Uppsala University

CEO Anders Rylander said the company will initially market its DiviTum assay for breast cancer cases, though it could be used to monitor cell proliferation in all cancer types.

With genetic data for seven Stone and Iron Age individuals, researchers estimate that human populations in southern Africa started diverging more than 260,000 years ago.

By genotyping hundreds of individuals from populations in Sudan and South Sudan, investigators untangled genetic contributions from Eurasian groups migrating into Africa.

UK and Swedish researchers used a Mendelian randomization approach to study the association between serum calcium and heart disease and heart attack risk.

What the Birds Sing

Uppsala University researchers have found that the songs of flycatchers may be genetically determined, according to Agence France Presse.

Short tandem repeat and expression data indicate that the U87MG cell line in the ATCC collection no longer represents the glioma from which it was established.

An international research team resequenced the genomes of 50 orcas to learn how genetics influenced the evolution of the species' different ecotypes.

Early results of a study suggest at least some recurrent gene mutations differ by breed for dogs affected by B-cell and/or T-cell lymphomas.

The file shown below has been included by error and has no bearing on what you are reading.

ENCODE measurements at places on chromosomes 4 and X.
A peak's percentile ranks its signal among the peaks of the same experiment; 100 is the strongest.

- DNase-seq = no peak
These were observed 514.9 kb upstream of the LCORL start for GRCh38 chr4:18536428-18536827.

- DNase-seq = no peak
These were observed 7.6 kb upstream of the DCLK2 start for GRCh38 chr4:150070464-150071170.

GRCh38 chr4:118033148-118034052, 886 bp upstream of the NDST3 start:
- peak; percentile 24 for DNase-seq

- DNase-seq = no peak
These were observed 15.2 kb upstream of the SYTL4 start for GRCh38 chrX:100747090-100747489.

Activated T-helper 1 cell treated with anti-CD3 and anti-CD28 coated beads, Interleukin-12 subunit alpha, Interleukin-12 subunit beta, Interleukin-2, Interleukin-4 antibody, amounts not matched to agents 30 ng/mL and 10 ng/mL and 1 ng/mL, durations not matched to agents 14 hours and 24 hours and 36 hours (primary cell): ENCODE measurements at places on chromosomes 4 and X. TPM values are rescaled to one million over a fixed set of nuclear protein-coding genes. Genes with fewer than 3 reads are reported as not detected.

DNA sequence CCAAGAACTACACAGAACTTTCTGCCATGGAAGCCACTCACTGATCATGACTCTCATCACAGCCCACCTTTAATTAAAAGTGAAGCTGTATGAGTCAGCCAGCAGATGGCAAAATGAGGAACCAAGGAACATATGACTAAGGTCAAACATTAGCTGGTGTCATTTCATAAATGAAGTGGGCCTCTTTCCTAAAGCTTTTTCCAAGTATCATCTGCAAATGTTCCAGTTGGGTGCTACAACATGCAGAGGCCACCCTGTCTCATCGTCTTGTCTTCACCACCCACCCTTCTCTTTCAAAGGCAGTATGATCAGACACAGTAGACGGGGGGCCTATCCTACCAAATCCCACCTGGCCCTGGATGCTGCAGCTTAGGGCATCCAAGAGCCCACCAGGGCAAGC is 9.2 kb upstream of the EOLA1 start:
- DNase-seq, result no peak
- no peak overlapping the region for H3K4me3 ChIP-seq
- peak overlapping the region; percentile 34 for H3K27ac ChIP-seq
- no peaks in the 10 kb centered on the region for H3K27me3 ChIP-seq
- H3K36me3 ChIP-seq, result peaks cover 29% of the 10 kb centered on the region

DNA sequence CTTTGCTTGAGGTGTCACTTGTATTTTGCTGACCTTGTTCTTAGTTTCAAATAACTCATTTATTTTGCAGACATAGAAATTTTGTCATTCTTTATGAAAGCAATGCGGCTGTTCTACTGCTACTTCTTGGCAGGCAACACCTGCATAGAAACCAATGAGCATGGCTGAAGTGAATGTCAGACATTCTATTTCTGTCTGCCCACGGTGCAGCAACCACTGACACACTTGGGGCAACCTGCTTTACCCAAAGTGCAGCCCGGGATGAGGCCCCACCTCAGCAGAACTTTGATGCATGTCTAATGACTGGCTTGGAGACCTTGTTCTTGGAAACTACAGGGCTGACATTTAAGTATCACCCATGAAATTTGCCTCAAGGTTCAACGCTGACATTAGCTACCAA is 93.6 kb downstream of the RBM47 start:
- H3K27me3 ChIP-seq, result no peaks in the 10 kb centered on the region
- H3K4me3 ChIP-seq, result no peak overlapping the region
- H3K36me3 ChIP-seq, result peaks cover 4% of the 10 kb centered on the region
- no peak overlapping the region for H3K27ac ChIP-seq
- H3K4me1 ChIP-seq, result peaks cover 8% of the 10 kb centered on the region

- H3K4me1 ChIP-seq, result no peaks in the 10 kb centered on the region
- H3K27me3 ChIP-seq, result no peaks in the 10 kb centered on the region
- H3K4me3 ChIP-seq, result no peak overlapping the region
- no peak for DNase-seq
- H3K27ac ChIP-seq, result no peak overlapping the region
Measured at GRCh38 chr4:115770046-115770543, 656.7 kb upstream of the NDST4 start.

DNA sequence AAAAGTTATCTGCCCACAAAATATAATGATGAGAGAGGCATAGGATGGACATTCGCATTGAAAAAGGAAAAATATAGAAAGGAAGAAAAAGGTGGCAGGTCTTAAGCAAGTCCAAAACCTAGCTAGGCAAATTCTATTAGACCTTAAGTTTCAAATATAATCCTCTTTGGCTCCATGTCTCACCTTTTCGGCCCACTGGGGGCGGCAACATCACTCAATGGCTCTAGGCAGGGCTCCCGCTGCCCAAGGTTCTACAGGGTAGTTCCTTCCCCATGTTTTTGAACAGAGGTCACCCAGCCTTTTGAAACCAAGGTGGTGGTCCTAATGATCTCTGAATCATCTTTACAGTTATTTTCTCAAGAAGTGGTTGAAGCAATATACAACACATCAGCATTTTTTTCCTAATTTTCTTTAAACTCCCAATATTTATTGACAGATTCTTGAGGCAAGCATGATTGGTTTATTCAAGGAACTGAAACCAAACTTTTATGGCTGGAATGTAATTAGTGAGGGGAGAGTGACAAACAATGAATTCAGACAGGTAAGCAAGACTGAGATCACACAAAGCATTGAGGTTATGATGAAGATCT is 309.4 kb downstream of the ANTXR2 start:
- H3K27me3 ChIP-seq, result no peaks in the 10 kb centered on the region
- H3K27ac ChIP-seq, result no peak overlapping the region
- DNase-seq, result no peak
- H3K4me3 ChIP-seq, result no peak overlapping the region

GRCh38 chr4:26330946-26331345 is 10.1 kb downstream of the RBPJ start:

Researchers have identified hundreds of new and known microRNAs in the domestic dog genome, a finding that could contribute to disease research.

Researchers narrowed in on a HMGA2 gene haplotype that became more common in small-beaked medium ground finches competing for food during a drought.

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The US Food and Drug Administration has new guidelines that enable some gene and cell therapies to undergo expedited review, according to the New York Times.

Using gene drives to control invasive species might be too risky, an initial advocate of the approach says.

In Science this week: intellectual property experts argue patent battles such as the one over CRISPR are wasteful, and more.

Researchers have grown tumors in 3D cell cultures to better understand cancer, the Economist reports.